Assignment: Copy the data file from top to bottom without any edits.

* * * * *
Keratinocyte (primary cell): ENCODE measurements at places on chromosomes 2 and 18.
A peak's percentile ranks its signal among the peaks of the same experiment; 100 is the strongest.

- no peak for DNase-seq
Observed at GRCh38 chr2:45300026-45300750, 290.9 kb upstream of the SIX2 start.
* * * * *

Keratinocyte (primary cell): ENCODE measurements at places on chromosomes 2 and 18.
A peak's percentile ranks its signal among the peaks of the same experiment; 100 is the strongest.

- no peak for DNase-seq
Observed at GRCh38 chr2:45300026-45300750, 290.9 kb upstream of the SIX2 start.